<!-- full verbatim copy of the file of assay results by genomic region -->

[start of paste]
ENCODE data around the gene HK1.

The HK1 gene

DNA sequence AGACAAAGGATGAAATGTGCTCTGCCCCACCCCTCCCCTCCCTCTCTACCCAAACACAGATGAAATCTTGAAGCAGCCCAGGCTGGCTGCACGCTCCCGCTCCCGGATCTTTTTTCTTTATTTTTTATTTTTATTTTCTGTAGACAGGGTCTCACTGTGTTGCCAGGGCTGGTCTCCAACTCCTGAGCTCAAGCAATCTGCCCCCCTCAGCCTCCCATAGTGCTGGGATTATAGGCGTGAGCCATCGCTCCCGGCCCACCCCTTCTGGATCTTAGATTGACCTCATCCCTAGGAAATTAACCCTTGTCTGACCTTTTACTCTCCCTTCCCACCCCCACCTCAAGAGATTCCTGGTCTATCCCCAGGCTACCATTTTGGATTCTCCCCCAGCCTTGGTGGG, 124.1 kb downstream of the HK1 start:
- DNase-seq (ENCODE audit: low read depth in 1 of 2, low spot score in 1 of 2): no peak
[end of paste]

ENCODE data around the gene HK1.

The HK1 gene

DNA sequence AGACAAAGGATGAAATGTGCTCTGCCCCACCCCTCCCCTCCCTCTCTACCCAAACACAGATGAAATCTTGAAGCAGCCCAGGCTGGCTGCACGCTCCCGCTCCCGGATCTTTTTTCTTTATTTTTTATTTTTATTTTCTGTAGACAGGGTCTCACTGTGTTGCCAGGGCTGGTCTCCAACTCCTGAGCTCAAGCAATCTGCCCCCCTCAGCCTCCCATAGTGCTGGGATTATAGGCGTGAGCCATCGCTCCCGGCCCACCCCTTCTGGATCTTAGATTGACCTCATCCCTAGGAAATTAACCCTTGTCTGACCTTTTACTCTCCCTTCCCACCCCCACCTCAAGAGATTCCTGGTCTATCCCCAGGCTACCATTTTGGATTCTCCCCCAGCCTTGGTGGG, 124.1 kb downstream of the HK1 start:
- DNase-seq (ENCODE audit: low read depth in 1 of 2, low spot score in 1 of 2): no peak